Dec 20

16 years old and taking the art world by storm – Teddy McRitchie has an extraordinary talent that came to life at the Australian Wearable Arts Festival 2019 (AWAF) and will be resurrected in 2020.

The young artist made his first wearable art design in 2015 when he was just 11 years old for his local wearable art show on Norfolk Island where he won three awards and fell in love with the process.

Four years later – after moving to the Sunshine Coast – Teddy started creating wearable art for wearable art shows and competitions across the Sunshine Coast and Brisbane where he soon found out about the Australian Wearable Art Festival.

“This is something I love doing so I want to put everything into it, I even fundraised money to travel to a wearable art show in Perth where I won the Youth Award.

“I recently became a recipient of a scholarship through Noosa Chances so that will go a long way in helping me follow my dream.”

Teddy made quite an impression at the AWA Festival 2019 where he won Best Secondary Student Award with his two entries in the Avant Garde and Trashion categories.

“For the Trashion category entry I wanted to work with bike tubes which I was able to source through a local bike shop – the artwork was called “Funeral” and had a real dark/grieving feel to the design,” Teddy said.

“My second piece for Avant Garde was called “Empower” and I really wanted to create something that went against society – too often society tells you to feel the same and look the same.”

“I used material we wear most of the time – it’s not double denim or triple denim, more like 100s of denim – to show people that you can stand tall, be bold and be empowered.

“Sometimes I get ideas that just keep changing and developing as I create it and it takes on a world of its own.”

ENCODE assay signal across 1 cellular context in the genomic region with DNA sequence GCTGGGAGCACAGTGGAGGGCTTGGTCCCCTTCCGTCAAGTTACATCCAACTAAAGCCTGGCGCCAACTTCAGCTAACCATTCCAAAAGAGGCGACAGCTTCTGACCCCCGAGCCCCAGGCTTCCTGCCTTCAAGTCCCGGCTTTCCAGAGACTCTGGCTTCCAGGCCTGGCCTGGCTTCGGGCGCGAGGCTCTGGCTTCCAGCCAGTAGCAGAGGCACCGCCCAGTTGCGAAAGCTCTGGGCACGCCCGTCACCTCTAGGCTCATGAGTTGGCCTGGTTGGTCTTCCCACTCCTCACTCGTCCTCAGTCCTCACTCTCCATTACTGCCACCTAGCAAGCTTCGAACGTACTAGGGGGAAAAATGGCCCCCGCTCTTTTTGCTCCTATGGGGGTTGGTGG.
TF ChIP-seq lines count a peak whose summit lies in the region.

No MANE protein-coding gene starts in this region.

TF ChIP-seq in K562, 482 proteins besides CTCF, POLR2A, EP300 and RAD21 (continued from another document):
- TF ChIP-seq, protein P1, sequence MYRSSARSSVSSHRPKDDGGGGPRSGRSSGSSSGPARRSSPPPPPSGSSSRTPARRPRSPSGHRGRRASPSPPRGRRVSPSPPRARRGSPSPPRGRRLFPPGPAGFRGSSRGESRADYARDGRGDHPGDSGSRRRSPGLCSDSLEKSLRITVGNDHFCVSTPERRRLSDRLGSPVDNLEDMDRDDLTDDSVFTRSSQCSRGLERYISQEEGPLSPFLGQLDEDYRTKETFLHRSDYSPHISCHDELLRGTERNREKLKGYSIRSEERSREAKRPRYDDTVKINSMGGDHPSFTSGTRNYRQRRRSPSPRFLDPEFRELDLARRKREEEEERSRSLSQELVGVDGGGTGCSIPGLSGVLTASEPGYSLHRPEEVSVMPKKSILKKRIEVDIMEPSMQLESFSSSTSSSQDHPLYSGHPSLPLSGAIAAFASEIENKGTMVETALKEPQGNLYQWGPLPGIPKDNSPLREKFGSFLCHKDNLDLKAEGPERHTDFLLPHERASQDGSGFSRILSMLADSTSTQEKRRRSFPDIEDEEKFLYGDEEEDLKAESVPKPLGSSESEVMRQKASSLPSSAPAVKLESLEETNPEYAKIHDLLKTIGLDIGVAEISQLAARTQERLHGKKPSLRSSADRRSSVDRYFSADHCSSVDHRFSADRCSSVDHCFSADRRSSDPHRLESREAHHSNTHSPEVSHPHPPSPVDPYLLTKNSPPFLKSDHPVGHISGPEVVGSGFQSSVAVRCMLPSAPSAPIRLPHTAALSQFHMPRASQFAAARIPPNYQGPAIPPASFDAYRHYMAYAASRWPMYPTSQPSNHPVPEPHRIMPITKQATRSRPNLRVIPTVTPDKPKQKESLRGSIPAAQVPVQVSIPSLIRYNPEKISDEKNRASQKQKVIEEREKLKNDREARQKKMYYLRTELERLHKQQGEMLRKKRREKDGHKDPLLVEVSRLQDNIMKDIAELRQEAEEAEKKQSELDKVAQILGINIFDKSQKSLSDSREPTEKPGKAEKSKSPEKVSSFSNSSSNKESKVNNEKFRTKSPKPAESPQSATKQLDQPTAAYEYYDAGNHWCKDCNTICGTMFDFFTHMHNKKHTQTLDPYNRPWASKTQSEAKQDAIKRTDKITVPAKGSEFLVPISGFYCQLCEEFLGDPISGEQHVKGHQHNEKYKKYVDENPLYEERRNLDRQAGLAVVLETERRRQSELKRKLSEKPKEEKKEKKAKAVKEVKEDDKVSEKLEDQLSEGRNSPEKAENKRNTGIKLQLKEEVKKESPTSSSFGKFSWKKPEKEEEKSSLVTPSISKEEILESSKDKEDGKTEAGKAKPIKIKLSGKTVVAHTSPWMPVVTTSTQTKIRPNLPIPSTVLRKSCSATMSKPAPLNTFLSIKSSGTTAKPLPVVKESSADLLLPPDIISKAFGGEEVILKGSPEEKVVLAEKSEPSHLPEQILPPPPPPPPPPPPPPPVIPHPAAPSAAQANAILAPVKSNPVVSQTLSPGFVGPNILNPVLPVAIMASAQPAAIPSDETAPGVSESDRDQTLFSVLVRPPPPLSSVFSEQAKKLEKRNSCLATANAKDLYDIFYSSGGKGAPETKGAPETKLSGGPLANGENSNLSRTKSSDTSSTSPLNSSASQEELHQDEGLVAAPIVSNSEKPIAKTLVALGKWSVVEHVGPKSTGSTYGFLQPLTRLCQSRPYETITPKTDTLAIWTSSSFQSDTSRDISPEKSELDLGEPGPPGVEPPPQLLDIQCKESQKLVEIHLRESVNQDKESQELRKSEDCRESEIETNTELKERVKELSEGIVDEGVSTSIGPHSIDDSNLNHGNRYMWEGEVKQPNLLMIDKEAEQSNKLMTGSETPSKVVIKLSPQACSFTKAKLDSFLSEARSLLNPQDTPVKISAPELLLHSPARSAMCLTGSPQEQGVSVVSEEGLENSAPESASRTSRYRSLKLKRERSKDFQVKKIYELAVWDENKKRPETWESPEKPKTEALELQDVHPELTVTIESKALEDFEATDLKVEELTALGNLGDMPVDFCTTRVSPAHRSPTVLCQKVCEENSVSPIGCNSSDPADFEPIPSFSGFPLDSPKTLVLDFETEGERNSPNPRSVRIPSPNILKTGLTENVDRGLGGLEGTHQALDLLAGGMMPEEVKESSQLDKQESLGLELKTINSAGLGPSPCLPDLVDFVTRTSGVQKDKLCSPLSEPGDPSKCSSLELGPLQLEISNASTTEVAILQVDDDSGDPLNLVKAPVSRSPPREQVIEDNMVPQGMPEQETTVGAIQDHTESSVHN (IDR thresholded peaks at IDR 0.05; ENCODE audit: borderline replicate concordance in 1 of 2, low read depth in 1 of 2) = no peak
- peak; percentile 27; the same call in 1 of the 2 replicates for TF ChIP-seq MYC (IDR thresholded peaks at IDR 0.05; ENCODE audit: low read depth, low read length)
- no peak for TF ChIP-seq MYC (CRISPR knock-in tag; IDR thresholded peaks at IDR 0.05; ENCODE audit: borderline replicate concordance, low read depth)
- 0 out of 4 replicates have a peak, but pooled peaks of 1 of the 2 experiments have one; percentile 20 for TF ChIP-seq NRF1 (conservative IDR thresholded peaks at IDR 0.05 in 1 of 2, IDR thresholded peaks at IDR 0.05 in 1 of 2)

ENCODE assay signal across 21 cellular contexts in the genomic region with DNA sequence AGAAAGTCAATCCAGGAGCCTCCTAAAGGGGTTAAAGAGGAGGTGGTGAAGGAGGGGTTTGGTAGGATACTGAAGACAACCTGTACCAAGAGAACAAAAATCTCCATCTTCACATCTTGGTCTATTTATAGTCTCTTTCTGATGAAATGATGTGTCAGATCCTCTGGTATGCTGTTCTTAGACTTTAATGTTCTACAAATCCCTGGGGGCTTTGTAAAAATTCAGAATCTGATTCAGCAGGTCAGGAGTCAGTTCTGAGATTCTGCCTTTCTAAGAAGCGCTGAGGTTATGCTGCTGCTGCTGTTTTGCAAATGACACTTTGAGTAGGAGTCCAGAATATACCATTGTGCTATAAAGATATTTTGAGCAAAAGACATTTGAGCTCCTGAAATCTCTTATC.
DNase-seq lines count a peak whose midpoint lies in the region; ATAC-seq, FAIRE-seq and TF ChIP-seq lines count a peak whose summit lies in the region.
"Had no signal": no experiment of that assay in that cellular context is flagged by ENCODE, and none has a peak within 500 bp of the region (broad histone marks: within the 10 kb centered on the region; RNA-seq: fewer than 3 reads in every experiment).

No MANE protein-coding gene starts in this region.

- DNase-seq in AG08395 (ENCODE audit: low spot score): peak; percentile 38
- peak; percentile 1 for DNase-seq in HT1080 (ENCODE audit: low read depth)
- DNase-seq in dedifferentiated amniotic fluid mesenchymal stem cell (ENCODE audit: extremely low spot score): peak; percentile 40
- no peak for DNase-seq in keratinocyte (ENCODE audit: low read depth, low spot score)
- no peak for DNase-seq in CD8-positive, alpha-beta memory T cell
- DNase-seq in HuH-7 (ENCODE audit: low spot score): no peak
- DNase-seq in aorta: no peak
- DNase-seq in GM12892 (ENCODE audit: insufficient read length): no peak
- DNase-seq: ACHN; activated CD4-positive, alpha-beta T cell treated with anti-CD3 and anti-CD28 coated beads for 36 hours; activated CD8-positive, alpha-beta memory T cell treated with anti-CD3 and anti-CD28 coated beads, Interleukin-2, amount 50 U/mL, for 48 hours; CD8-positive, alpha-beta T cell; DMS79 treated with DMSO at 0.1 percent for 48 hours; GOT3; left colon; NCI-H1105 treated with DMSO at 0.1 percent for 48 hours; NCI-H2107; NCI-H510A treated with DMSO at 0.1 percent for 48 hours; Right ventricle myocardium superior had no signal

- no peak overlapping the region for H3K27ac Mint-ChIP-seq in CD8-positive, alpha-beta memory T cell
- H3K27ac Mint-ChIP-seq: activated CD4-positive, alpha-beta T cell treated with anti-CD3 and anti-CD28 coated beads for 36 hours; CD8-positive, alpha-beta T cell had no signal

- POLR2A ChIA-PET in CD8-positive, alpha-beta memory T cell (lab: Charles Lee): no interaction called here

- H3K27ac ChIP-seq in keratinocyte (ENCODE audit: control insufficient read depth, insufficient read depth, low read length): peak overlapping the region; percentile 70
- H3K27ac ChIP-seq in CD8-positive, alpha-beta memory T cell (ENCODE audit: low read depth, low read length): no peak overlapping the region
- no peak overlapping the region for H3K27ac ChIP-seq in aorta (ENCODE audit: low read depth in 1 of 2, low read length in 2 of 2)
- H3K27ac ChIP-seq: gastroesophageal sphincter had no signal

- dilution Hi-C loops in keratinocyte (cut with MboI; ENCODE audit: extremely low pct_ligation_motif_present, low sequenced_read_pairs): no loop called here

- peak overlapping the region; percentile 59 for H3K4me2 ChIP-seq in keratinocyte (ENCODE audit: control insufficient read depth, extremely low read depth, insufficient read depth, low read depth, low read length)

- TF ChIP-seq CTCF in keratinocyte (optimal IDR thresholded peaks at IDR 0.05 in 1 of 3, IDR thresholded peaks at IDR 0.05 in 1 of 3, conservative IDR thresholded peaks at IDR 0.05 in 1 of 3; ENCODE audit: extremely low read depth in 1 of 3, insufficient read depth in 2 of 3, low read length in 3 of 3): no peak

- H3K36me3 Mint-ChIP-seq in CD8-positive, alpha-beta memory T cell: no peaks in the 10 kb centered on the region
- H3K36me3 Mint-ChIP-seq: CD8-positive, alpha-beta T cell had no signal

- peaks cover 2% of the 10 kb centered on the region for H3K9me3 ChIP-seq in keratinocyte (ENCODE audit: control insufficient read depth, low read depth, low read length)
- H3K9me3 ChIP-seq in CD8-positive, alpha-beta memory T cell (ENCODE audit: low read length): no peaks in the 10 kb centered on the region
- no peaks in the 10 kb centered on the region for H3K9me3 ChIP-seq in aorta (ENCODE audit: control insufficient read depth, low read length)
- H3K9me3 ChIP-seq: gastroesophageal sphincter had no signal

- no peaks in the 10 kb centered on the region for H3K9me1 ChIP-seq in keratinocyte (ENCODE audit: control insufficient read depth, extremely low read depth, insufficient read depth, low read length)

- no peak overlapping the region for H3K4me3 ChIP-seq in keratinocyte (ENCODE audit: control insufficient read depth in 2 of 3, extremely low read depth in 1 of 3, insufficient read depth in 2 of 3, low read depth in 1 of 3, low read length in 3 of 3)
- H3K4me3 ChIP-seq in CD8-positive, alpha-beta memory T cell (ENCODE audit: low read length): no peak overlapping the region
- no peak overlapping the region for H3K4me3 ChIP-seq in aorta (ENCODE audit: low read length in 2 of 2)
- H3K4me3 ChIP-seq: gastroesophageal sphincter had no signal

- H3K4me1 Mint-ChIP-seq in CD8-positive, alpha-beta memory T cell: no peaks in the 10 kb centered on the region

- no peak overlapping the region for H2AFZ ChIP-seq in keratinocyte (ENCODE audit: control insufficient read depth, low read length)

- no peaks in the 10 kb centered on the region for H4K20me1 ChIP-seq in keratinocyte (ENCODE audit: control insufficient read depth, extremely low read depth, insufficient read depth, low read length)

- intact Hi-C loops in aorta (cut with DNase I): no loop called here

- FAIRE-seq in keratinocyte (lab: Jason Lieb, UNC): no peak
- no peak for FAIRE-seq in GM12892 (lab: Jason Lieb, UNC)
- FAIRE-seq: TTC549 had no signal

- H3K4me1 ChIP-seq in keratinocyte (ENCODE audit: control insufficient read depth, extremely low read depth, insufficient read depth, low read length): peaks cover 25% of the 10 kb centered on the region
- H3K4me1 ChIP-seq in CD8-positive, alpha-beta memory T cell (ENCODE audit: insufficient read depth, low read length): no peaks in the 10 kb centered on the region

Teddy will be studying arts subjects at Sunshine Beach State High School for Grade 11 in 2020 and is hoping to one day secure a career in costume design but in the meantime he’s making every move to be a part of the industry, volunteering at local theatre company’s doing costume design and starting his design page (TMC Costumes) where he has already completed two commissioned pieces.

“I have worked on a piece for a theatre company as well as a gala dress and they were quite happy with the results.”

It might be the time of year when people are taking a break, but the young creative is busy working on his new pieces for the AWA Festival 2020.

“I’m excited to showcase my ideas and I think they might be my best ones yet – the Trashion category piece is made of a material that is extremely hard to get your hands on so I think everyone will be amazed when they see it in such an abundance.

“The Avant Garde design is highly sculptural and pays tribute to something but you will have to attend the event to find out what!

“It has been an amazing opportunity to be a part of this event and it’s not just about the artwork but the people you meet who are incredibly inspiring.”

Teddy also had the amazing opportunity in 2019 to do a week work experience with Brisbane artist Claudia Williams of Llani Creative to help work on the Australia National Costume for Miss Universe 2019.

The Australian Wearable Arts Festival 2020 is being held on a larger stage at Venue 114 in Birtinya to accommodate the growing numbers of entries and spectators.

Tickets for the afternoon seating start at $85 and the gala event tickets start at $150. To find out more visit


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